The Man in the Arena
“It is not the critic who counts; not the man who points out
how the strong man stumbles, or where the doer of deeds
could have done them better. The credit belongs to the man
who is actually in the arena, whose face is marred by dust and
sweat and blood; who strives valiantly; who errs, who comes
short again and again, because there is no effort without error and
shortcoming; but who does actually strive to do the deeds;
who knows great enthusiasms, the great devotions; who spends
himself in a worthy cause; who at the best knows in the end
the triumph of high achievement, and who at the worst,
if he fails, at least fails while daring greatly, so that his place
shall never be with those cold and timid souls who neither know
victory nor defeat.”
Wow! I just love this quote! It’s definitely a keeper — I think I’ll hang it up in my office, so I can look at it on those days when I feel like slacking off or even giving up. I especially like the comments about knowing “great enthusiasms, the great devotions” and about striving valiantly, erring, and coming up short “again and again, because there is no effort without error and shortcoming…”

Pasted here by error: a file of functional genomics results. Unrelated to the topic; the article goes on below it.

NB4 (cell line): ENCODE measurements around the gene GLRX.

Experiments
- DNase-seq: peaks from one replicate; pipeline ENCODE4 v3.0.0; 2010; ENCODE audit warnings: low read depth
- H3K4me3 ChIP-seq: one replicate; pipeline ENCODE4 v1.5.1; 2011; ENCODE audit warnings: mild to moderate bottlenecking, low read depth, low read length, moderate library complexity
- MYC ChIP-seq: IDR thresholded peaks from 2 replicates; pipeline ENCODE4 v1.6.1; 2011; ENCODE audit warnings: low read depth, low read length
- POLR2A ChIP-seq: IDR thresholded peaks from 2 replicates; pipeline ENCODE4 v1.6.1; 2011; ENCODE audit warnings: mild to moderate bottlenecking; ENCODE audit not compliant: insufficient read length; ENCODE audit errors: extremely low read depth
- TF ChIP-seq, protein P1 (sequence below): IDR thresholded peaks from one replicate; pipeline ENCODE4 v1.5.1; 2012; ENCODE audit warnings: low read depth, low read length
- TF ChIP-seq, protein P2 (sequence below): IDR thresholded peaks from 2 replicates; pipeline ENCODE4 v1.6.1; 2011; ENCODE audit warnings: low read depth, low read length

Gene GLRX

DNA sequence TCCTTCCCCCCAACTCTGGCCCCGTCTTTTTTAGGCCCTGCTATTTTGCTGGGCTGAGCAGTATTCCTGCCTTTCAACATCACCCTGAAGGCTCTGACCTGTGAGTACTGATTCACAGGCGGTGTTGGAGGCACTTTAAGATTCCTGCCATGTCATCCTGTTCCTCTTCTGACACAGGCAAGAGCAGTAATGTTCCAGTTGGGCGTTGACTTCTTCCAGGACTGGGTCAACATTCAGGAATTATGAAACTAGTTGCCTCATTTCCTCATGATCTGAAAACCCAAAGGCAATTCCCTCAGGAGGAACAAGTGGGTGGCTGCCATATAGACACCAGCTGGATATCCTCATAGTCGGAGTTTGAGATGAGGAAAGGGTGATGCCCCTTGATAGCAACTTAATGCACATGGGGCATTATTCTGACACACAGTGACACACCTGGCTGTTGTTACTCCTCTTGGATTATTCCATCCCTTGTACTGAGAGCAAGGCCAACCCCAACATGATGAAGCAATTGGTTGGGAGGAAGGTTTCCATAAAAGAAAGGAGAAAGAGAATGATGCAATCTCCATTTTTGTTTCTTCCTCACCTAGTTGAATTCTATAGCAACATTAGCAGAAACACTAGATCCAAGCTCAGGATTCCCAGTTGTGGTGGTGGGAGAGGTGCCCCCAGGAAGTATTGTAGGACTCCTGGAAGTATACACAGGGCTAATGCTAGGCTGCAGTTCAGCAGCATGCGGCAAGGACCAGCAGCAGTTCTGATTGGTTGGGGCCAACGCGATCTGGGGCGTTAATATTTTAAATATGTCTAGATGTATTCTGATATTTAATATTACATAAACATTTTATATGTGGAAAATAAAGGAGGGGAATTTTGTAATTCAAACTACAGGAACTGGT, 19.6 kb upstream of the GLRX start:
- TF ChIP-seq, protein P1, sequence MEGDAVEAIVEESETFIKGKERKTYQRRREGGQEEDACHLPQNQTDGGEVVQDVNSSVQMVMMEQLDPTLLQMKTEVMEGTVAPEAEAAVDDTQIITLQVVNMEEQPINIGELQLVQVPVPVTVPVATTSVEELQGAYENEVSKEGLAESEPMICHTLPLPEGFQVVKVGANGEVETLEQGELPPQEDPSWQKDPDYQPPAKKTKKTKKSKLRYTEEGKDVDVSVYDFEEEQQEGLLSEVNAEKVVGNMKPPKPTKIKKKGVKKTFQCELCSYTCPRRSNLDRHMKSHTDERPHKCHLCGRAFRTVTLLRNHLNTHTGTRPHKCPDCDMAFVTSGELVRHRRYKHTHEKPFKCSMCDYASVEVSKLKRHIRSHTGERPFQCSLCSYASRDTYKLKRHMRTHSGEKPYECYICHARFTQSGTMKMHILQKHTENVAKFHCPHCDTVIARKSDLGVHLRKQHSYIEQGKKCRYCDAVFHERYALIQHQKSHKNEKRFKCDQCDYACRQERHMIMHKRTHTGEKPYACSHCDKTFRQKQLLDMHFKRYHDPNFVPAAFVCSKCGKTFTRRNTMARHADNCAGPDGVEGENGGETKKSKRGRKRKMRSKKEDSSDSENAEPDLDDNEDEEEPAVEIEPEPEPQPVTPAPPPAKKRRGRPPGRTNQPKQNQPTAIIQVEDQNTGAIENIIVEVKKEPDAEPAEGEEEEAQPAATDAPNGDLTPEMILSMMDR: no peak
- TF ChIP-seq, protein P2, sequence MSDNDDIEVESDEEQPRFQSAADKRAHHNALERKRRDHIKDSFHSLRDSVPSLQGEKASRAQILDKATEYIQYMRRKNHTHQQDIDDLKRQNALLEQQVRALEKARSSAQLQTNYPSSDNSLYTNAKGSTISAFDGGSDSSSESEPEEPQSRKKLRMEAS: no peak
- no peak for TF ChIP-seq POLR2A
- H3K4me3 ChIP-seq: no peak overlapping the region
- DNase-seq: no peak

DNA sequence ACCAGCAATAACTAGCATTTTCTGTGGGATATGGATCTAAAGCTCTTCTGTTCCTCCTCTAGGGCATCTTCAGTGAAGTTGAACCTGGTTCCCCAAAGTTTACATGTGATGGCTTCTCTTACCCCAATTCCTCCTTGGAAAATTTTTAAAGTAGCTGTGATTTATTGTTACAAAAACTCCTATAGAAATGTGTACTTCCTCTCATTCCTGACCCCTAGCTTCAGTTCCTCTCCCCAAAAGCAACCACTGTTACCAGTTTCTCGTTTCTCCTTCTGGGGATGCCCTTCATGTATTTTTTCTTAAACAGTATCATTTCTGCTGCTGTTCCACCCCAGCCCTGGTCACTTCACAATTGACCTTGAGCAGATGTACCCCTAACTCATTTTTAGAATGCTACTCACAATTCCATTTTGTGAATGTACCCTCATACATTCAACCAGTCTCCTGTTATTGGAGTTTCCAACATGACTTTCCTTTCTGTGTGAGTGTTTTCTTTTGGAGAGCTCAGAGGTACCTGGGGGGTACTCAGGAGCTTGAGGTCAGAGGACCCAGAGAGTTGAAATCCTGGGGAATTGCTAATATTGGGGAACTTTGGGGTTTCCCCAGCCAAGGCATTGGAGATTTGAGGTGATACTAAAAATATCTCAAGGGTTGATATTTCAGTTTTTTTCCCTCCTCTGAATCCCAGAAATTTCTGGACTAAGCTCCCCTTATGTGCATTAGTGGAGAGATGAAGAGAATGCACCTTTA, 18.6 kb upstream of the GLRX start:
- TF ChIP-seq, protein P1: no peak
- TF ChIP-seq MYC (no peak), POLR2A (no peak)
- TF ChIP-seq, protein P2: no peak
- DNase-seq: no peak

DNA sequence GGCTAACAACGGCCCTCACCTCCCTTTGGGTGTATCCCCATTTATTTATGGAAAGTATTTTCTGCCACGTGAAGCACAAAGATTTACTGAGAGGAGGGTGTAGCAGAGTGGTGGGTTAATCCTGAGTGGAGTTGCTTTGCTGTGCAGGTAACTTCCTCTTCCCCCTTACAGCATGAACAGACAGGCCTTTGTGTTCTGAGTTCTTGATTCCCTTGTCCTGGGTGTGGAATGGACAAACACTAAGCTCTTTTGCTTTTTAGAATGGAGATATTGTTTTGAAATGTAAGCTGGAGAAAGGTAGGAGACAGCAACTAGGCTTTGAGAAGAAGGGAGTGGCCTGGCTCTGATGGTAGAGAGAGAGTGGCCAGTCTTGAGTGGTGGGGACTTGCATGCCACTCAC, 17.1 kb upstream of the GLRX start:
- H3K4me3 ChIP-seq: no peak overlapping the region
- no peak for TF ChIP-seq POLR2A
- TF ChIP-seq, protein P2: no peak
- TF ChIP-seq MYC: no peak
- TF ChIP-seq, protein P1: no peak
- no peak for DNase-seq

I think Teddy is definitely onto something here when he says that there’s no effort without error and shortcoming. Effort and error go hand in hand — you can’t have one without the other. This is worth remembering when you’re really pushing hard but don’t seem to be getting anywhere or you find you’ve made a mistake of some kind — perhaps even pushed yourself in the wrong direction. When this happens, it can be encouraging to recall what Teddy points out here: that errors and shortcomings are integral to any major output of energy and any worthy undertaking.
So here’s an equation we might all put into action: Enthusiasm + Effort + Error + Endurance = A Successful Endeavor.
Bravo, Teddy! Let’s dare greatly and write dangerously today as we all write on!
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